From the early days of inventors and creators trying to prove the worth of their latest vehicle, through the pre-war races of Auto Union vs the world, up to the moonshine runners in the South, the aero wars, the turbo era, the birth of downforce; racing has always boiled down to that driver in that car trying to beat every other driver in every other car. The same holds true with the Machismo.
12 hours of nonstop racing; just you, your team and a kart. The goal? Get it across the line the most times in 12 hours. Succeed and your team gets to add their name to the list of teams that have conquered the Machismo. This is easier said than done, especially this year, with 35 total teams on track trying to make it as difficult as possible for all of the others. Win this year’s event, and you have some mighty big bragging rights for the next year.
So, you may be asking, “what goes into winning this race?” The short answer is, a lot.
If you are a Pro Class team, not only do you have to turn qualifying style laps all race in order to try and keep up with the fastest drivers in Sport Karting, but you must perfectly manage your fuel stops, driver changes and for the first time ever, tire changes. The new option tire adds perhaps the biggest wrinkle to this years event, with teams having zero data to work from. The only thing that teams can count on with this tire is that the rules only allow its use for up to three hours. A team that nails their tire strategy this year will be standing tall when the clock hits 12 hours.
A team in the brand new Super Sport class has a lot to figure out too. As with Pro, they will have to perfectly manage their driver changes and fuel, but unlike Pro, Super Sport teams will receive a new kart whenever they come to the pits for fuel. In the blink of an eye, a Super Sport team can see victory slip away simply because their driver is not able to adapt to their new kart. The opposite end of that, however, is a team that is starting to fall behind might get into a kart that clicks on all levels with their driver. Their will be no point in the race that the Super Sport winner is a sure thing, not until the checkered flag is out anyways.
The Sport Class has the most “closed ended” rulebook of the three classes in this year’s event. The amount of driver changes that a team has to make is specified in the rules, a team will have the same kart for the duration of the race and the team weight is based on the team average rather than the individual. So, with all of those variables removed for the Sport Class, how do you get the upper hand? That’s easy, you win with speed. The Sport Class could be considered the most pure of the three, with much of the strategy already laid out for the team, the only real way to get an advantage is to be faster than your competition. Sure, there is still strategy calls such as when to put a particular driver in and who will do the double stints, but they really become more of an exercise in not getting it wrong and losing time rather than coming up with a crafty strategy that can actually make time for your team. If you are a driver in the Sport Class, you’d better be fast.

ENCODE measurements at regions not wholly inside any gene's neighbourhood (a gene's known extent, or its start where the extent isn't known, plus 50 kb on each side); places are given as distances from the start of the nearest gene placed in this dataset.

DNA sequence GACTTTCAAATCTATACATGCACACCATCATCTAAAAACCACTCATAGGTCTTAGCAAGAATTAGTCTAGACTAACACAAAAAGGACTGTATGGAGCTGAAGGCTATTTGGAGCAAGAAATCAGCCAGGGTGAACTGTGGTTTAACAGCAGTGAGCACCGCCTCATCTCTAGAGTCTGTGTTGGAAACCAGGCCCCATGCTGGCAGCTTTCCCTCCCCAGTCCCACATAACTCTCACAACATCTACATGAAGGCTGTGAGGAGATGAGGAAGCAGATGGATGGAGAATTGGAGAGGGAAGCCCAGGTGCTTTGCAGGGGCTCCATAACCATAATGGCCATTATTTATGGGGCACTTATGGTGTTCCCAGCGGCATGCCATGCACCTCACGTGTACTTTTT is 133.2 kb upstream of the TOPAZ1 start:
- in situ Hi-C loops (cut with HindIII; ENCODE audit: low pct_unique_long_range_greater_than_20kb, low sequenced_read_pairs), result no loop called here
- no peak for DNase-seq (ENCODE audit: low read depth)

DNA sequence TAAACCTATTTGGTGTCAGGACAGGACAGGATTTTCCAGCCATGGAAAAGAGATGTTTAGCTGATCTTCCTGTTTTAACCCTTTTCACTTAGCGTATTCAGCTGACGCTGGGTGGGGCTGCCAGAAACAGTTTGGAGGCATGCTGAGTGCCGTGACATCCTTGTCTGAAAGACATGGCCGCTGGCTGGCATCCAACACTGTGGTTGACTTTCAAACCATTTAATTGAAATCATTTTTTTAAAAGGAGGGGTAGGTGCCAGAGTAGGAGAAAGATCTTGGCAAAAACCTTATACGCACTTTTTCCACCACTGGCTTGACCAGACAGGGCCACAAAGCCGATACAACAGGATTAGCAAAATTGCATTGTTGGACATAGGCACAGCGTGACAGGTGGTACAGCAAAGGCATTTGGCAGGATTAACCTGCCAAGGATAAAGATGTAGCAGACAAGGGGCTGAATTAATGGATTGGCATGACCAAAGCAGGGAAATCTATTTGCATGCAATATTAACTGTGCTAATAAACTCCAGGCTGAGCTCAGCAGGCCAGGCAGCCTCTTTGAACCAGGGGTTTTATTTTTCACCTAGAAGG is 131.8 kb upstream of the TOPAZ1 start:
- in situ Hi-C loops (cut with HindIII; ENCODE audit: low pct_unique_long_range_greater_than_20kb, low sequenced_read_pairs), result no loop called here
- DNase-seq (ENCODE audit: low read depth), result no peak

If 35 teams isn’t enough to overcome, there is also the completely unique track layout. This track layout is specific to this event, and at no other time of the year is it used for any events or practice. Drivers have to make their track time count on Friday during practice to be ready to go 100% out of the blocks on Saturday.
The Machismo track is full of odd corners, long apexes, and changing grip levels. Since the track is only used once per year, there are sections that go off of the sealed track surface. Those sections make the kart handle differently than the sealed sections, and those different handling characteristics will change based on a drivers style. The key to this track is to be adaptable as the track changes multiple times per lap, and changes drastically throughout the duration of the event.
Conditions always start cold, the track will have minimal grip from having sat overnight and having very little rubber laid down. As the day wears on, rubber will begin to get laid onto the racing groove rapidly. The track will heat up and times will slow down as the karts burn less fuel. At around 4:30 the sun will start to set, temperatures will drop rapidly and speeds will climb. The track will be well rubbered in by this point and the karts will make more and more horsepower as the air becomes dense. The fastest lap of the race has often times been set in the final hour.
Three classes, 35 teams, a track only used once per year, and 12 hours to settle it. Who can get across the line before everyone else? We’ll soon find out.